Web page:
4. Thank you attorney Inzelbuch!
    Either a lawsuit or enroll all our children in public school. ALL our children, so that the numbers are real. We would be helping the lublic and lrivate students. Kiryas Yoel did it and they were successful. Perhaps we can have a link as to how to do that from this site?

  5. To all that ponder with the idea of sending all kids to the public school system are non informed to say the least.

    The formula that the state has will only cover a portion of the cost (its based on how many kids are enrolled in public school) and the property taxes would skyrocket. Our town would collapse financially due to the burden of building the nescesarry schools and infrastructure above the expense of paying to educate all the students.

    Michael is right, we as voters could urge our elected leader to change the law to help with our unique predicament (for those who say the private school bussing is causing the shortfalls are just using the talking points spewed by the haters, $800-1,000 per kid for bussing vs $16,000 per kid to educate in the public school system).

    Every parent should thank the senior citizen community for their contribution to our town without getting anything in return.

    One more point, not to sound xenophobic (thanks to Hillary for teaching me this word during the election) but Lakewood is educating many kids from out of town because it’s a bilingual school system which is also putting a hurt on the tax payers.

  6. Luzer Chaim you are missing the point. Taxes will not go up because the private children will only enroll. Lakewood will receive the state portion of funding but children will not show up. So Lakewood will get a boat load of money. Every year we will repeat the same thing.

  7. Consider this if you enroll all our children in public school, but actually send them to private schools. The private schools would not be able to spply for textsbooks,lunch program,title 1 and numerous other federal and state supports to private schools. To sum it up, sounds good but could never work in practice. Thanks to all those expending efforts on our behslf to solve this conundrum.

  8. Also, regarding the enrollment of all the children, the state would merely just have too look at this comment section to see that the intent was to fraudulently enroll children in the public schools for personal gains, and that gives them evidence of same to fight it in court.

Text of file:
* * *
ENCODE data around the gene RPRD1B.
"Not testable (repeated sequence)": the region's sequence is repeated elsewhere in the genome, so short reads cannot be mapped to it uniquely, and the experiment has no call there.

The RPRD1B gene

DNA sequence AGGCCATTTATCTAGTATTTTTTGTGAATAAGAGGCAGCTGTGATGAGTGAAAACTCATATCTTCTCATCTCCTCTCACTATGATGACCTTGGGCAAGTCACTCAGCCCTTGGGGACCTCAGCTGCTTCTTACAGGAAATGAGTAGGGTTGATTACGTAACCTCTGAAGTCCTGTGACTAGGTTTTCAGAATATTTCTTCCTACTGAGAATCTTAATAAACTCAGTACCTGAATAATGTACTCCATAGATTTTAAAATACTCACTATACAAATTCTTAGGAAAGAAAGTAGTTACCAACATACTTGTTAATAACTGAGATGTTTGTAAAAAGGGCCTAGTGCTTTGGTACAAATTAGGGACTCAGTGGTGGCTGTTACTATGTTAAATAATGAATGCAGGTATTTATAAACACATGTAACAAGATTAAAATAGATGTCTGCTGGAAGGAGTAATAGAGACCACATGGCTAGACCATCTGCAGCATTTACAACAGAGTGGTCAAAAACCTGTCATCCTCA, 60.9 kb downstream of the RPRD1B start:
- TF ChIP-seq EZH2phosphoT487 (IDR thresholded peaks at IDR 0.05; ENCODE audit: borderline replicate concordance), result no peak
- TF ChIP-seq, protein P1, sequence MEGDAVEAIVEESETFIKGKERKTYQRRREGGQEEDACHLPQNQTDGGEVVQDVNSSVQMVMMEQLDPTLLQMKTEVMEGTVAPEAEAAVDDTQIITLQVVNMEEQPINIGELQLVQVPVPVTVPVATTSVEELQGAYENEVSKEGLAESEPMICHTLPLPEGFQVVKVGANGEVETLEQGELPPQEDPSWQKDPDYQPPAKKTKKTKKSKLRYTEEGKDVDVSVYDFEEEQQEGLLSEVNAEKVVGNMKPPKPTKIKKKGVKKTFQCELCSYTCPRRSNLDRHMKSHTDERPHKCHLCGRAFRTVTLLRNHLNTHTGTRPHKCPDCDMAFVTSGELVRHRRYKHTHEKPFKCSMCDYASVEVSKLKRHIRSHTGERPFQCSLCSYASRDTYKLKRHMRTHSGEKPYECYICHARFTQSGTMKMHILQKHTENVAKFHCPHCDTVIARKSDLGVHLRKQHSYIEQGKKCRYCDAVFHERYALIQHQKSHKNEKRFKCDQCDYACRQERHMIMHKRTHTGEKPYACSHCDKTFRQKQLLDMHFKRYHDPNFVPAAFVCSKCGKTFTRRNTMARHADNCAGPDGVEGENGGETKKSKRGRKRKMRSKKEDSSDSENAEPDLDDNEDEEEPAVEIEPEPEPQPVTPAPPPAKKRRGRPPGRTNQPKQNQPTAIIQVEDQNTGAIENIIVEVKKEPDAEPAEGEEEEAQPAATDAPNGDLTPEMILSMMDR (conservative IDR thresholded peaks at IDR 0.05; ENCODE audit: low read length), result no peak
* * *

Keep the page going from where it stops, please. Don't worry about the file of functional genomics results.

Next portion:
• I don’t believe misguided opinions by lay people, which are not actionable threats are permitted evidence in court. Enrolling the kids may require the schools to teach Hebrew and or Yiddish to accommodate their ethnic needs, because it would become a majority. On the other hand, religious studies would be out of the question, except for learning about Islam which is in the core curriculum. Enrolling the kids and they’re not showing up could cause DYFS problems as well as intent-to-deceive the government. In any case the money could not be diverted to “private” schools and the Lakewood School District will never become a Yeshivah. Enrollment is likely contingent upon actual attendance. Private schools will see no benefit in any scenario unless they teach an accredited curriculum and are certified as doing so, then money might be available but nowhere the amount to really offset expenses and tuition. Remember Yeshiva is not considered “special education” so there is no money tree here. Lakewood has to pick it’s battles carefully or else they could backfire bigtime. With the State and Federal agencies starting to put Lakewood under a microscope, things could get stretched out indefinitely and a Pandora’s box will be opened. I know Lakewood people are feeling like packed sardines in a can but it’s better than a can of worms to the government fishermen. My opinion FWIW.

  9. i wish r’ Michael would come out with a clear explanation if enrolling all the private kids in public school would work. every year its discussed and spoken about and I would love to know if its even a feasible option. not practical, but is it even legally an idea and would it help in any way?
    as always thanks for all your help a huge fan!!